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Interaction between CRHR1 gene and stressful life events predicts adolescent heavy alcohol use

  • Background: Recent animal research suggests that alterations in the corticotropin releasing hormone receptor 1 (CRHR1) may lead to heavy alcohol use following repeated stress. The aim of this study was to examine interactions between two haplotype-tagging single nucleotide polymorphisms (SNPs) covering the CRHR1 gene and adverse life events on heavy drinking in adolescents. Methods: Data were available from the Mannheim Study of Children at Risk, an ongoing cohort study of the long-term outcome of early risk factors followed since birth. At age 15 years, 280 participants (135 males, 145 females) completed a self-report questionnaire measuring alcohol use and were genotyped for two SNPs (rs242938, rs1876831) of CRHR1. Assessment of negative life events over the past three years was obtained by a standardized interview with the parents. Results: Adolescents homozygous for the C allele of rs1876831 drank higher maximum amounts of alcohol per occasion and had greater lifetime rates of heavy drinking in relation to negative life eventsBackground: Recent animal research suggests that alterations in the corticotropin releasing hormone receptor 1 (CRHR1) may lead to heavy alcohol use following repeated stress. The aim of this study was to examine interactions between two haplotype-tagging single nucleotide polymorphisms (SNPs) covering the CRHR1 gene and adverse life events on heavy drinking in adolescents. Methods: Data were available from the Mannheim Study of Children at Risk, an ongoing cohort study of the long-term outcome of early risk factors followed since birth. At age 15 years, 280 participants (135 males, 145 females) completed a self-report questionnaire measuring alcohol use and were genotyped for two SNPs (rs242938, rs1876831) of CRHR1. Assessment of negative life events over the past three years was obtained by a standardized interview with the parents. Results: Adolescents homozygous for the C allele of rs1876831 drank higher maximum amounts of alcohol per occasion and had greater lifetime rates of heavy drinking in relation to negative life events than individuals carrying the T allele. No gene X environment interactions were found for regular drinking and between rs242938 and stressful life events. Conclusions: These findings provide first evidence in humans that the CRHR1 gene interacts with exposure to stressful life events to predict heavy alcohol use in adolescents.show moreshow less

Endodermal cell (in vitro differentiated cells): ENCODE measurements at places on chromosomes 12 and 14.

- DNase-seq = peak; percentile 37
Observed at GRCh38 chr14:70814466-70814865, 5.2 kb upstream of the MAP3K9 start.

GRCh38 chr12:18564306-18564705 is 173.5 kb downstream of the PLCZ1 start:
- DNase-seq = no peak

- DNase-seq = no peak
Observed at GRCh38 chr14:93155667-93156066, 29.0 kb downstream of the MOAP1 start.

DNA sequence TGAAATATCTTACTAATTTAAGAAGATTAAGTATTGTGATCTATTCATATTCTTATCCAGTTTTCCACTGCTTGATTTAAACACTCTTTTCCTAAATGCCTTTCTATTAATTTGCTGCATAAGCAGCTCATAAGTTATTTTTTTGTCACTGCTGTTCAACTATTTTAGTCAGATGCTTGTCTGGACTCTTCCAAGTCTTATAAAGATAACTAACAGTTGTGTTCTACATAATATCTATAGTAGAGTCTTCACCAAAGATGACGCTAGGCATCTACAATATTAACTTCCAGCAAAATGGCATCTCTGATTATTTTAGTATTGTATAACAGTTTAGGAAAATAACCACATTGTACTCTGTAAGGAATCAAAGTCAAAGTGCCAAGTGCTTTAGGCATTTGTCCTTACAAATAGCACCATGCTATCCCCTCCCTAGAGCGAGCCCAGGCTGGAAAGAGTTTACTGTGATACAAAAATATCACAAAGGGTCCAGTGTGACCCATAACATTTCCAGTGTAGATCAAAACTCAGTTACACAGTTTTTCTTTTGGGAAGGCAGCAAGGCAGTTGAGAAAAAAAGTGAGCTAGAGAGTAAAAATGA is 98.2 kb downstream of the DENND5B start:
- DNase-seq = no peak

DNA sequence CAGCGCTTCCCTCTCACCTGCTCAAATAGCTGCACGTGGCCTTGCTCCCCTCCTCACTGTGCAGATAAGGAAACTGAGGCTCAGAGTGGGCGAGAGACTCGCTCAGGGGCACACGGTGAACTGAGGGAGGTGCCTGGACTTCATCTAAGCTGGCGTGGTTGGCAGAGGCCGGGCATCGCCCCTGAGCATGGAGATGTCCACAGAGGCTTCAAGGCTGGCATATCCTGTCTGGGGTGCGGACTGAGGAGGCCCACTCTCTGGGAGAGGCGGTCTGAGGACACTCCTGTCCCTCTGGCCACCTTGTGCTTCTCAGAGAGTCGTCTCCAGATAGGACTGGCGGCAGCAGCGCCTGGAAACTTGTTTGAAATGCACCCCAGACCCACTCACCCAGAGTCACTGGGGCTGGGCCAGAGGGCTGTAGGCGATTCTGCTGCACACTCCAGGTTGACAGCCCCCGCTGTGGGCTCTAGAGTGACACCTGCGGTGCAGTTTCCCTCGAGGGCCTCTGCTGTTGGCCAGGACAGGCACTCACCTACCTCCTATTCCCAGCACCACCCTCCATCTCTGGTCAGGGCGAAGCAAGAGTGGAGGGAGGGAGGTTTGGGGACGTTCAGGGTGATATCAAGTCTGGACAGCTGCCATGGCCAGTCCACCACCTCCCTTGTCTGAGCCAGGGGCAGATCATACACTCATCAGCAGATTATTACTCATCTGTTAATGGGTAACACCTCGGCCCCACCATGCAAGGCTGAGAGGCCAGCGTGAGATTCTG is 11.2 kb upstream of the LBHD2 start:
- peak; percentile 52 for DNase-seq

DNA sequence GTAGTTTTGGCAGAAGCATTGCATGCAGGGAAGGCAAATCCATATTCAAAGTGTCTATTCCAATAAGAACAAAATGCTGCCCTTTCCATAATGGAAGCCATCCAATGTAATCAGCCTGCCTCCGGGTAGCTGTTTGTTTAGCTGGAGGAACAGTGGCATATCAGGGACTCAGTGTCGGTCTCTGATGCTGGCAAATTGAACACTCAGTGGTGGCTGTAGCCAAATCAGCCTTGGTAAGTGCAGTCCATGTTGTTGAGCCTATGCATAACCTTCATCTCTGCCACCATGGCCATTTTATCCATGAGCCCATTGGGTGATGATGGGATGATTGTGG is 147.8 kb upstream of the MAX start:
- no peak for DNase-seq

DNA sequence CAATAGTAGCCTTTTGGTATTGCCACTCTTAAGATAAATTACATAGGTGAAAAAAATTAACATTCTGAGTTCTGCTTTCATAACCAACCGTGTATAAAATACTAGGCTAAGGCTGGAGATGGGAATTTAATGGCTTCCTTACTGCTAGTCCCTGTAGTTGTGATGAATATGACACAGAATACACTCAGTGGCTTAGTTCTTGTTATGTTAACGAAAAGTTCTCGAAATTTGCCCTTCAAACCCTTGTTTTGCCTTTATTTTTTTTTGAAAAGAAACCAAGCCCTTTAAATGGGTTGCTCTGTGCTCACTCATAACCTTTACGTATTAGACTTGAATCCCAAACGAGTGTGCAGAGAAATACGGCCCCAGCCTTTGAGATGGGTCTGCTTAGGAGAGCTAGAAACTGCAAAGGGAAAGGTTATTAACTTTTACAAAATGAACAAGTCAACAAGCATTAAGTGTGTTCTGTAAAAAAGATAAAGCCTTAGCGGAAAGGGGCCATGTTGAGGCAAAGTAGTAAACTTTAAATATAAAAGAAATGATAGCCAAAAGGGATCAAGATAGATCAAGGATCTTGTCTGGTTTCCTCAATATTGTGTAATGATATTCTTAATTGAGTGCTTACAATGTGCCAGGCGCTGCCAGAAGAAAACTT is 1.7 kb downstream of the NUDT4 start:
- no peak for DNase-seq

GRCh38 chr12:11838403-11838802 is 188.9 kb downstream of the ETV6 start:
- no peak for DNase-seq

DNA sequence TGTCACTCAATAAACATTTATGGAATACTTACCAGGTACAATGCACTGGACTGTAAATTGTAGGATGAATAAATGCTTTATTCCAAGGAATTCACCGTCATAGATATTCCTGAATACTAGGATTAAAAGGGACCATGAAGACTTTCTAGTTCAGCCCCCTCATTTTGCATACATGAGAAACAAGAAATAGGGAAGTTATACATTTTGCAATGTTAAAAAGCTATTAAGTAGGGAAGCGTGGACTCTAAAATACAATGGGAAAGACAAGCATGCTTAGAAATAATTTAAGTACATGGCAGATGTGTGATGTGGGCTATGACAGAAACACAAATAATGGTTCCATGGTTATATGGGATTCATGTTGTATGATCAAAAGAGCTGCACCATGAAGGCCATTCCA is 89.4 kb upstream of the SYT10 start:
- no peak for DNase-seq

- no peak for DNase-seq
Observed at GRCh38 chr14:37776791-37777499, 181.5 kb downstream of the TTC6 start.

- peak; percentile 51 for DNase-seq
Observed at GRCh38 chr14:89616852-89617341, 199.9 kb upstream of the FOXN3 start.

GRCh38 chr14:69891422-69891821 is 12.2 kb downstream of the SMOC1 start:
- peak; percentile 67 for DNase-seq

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Metadaten
Author:Dorothea Blomeyer, Jens Treutlein, Günter EsserGND, Martin H. Schmidt, Gunter Schumann, Manfred Laucht
ISSN:0006-3223
Document Type:Article
Language:English
Year of first Publication:2007
Year of Completion:2007
Release Date:2017/03/25
Source:Biological Psychiatry. - ISSN 0006-3223. - 63 (2007), 2, S. 146 - 151
Organizational units:Humanwissenschaftliche Fakultät / Institut für Psychologie
Peer Review:Referiert